I suppose it would be hard to make off with the X-wing, but only because a bunch of other Star Wars fans would beat me to it. After all, there are thousands here for Celebration IV, the Star Wars love fest being held here this week, timed to the 30th anniversary of the theatrical release of the original monster hit film.
And given how crowded it is in the exhibition halls--it's truly wall-to-wall people in the main areas where there is a historical amount of Star Wars swag for sale--I'm a little scared of how much more crowded it will be Friday when the doors open to the general public.
On Thursday, only members of the official Star Wars fan club and press are allowed in. And while it's been fun to be here, I know that I'm missing out on a whole bunch of great things that will be going on starting Friday--appearances by cast members, Star Wars laser tag, all kinds of fan films, and other material just about guaranteed to tickle the funny bone of anyone for whom the words, "Obi-Wan, you're my only hope" have special meaning.
But then again, I'm staring at a full-size X-wing. And a little later, I'm sitting in the hallway, processing photographs when someone in a Darth Vader-as-a-chef outfit walks by with Jar-Jar Binks' head on a platter. Does it get much better than this?
Actually, it does. I happened to notice at one point that a couple of R2-D2s were rolling around in the entrance to the convention center. Clearly they were being controlled by someone, but I couldn't see who it was.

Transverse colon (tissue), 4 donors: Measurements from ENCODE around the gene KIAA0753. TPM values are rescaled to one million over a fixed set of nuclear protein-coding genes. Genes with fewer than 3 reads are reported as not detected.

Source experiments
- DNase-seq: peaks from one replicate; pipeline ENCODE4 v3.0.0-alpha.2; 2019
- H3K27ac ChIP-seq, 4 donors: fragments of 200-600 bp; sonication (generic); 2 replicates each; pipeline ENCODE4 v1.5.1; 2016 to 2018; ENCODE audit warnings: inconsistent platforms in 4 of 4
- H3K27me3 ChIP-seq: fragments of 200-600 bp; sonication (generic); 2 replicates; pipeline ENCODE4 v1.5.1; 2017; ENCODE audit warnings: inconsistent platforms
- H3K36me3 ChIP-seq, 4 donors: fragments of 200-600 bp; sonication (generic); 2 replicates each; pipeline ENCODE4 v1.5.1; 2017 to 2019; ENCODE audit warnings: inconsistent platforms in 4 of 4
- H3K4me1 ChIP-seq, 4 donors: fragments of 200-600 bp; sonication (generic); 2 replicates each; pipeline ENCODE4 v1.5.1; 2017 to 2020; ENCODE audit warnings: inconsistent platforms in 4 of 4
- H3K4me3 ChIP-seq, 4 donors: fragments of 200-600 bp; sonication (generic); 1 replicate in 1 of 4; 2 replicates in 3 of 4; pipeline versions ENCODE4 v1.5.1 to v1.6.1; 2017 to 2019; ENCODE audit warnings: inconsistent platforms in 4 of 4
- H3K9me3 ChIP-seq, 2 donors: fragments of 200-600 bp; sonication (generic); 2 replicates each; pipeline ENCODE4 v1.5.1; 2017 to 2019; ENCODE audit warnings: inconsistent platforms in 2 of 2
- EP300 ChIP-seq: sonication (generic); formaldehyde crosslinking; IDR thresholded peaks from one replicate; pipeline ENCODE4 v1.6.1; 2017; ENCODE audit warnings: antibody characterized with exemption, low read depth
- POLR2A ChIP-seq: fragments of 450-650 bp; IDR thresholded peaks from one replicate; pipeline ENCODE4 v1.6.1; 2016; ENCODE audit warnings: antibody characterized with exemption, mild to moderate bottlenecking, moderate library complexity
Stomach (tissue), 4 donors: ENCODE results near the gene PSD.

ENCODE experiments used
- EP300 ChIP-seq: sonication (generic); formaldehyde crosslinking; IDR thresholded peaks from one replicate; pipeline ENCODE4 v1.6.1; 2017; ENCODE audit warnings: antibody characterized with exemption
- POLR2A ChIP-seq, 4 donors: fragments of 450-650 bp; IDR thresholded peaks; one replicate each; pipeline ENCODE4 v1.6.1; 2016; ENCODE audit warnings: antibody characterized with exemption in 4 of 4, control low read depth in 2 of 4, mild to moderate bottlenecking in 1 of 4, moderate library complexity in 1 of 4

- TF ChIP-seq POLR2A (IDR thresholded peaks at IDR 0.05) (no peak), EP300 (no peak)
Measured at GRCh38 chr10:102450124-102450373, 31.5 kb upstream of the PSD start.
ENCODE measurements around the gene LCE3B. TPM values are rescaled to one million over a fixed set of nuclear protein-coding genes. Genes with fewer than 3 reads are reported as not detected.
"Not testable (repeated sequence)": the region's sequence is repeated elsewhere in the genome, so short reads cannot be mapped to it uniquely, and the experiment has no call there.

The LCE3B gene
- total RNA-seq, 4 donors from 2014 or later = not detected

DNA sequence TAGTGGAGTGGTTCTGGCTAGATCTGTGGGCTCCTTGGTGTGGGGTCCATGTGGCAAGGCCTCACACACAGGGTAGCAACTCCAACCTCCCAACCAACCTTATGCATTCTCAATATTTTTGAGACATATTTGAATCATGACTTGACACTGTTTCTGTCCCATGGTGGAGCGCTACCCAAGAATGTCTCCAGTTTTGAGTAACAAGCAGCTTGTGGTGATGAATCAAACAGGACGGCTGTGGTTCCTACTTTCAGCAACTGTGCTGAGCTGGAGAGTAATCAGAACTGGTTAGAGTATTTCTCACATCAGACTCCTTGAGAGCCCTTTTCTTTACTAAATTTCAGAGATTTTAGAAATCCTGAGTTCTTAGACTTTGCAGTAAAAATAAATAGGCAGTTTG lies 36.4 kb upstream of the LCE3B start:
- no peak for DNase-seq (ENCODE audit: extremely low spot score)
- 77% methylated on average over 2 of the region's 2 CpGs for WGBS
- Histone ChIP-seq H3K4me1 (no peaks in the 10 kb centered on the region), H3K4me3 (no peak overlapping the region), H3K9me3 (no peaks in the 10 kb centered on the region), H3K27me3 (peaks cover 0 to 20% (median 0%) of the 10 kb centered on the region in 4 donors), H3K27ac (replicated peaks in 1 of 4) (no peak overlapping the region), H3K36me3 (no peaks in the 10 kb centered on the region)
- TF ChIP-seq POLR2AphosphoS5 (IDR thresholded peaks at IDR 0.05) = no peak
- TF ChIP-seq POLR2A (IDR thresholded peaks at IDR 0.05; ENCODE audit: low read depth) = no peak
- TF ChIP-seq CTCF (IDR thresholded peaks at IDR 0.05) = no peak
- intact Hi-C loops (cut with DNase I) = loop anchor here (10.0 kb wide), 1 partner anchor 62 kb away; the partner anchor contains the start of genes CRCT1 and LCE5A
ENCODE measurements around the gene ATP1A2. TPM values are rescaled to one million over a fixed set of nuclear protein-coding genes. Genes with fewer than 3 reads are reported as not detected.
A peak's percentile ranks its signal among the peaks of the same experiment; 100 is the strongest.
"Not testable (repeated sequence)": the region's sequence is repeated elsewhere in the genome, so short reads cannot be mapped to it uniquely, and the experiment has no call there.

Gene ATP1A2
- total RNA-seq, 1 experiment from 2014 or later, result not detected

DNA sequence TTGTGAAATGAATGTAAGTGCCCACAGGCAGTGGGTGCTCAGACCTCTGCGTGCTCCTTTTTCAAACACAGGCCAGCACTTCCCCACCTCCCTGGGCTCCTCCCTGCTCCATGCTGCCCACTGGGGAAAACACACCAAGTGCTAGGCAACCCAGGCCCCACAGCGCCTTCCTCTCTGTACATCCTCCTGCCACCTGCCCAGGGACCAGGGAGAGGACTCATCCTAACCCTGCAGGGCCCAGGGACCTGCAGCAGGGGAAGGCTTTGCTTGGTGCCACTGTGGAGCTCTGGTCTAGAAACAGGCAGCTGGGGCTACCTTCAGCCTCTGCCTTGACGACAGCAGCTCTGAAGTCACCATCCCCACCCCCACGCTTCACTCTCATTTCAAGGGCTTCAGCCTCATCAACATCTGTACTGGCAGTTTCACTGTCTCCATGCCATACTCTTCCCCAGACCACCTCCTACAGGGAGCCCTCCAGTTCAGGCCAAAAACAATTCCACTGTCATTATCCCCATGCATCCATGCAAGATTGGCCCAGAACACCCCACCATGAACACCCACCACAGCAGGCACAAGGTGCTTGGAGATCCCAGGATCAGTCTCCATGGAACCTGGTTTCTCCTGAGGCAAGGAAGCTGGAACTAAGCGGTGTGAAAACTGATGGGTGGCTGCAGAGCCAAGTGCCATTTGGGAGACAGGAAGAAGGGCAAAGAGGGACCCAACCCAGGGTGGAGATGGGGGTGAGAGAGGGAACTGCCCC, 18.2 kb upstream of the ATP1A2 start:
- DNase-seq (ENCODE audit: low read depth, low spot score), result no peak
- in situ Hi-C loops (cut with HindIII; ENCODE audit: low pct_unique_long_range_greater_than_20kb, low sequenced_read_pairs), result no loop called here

Then I noticed a row of men standing near the stairs, each with a controller, chatting animatedly about their droids and sending them spinning and beeping around a big open space in which an excited group of people were standing, watching, photographing and generally freaking out about what they were seeing.
I remembered that I'd heard that there was a room here in the convention center where there were a whole bunch of R2-D2s and I set out to find it.
It wasn't hard. I took the escalator up to the second level and followed the oh-so-familiar beeping and booping sounds that I have heard thousands of times during the dozens of times I've seen Star Wars and its sequels and prequels.
I rounded the corner and then, well, I'll just say, my jaw hit the floor. There were at least 20 droids in this room. Full-size R2-D2s and all kinds of cousins. Red ones. Yellow ones. Black ones. And fully fleshed out and clearly done with love and care.
This was the province of the 5,000 member-strong R2-D2 builders club.
And many of these creations could easily fool even the most astute Star Wars fan into thinking they were looking at real props from the films.
But there's more, oh so much more.
For instance, Chris Lee, a 41-year-old software developer from Nashville, Tenn., told me about his R2-G4, an R2-D2 powered by an Apple PowerBook G4 computer. And why?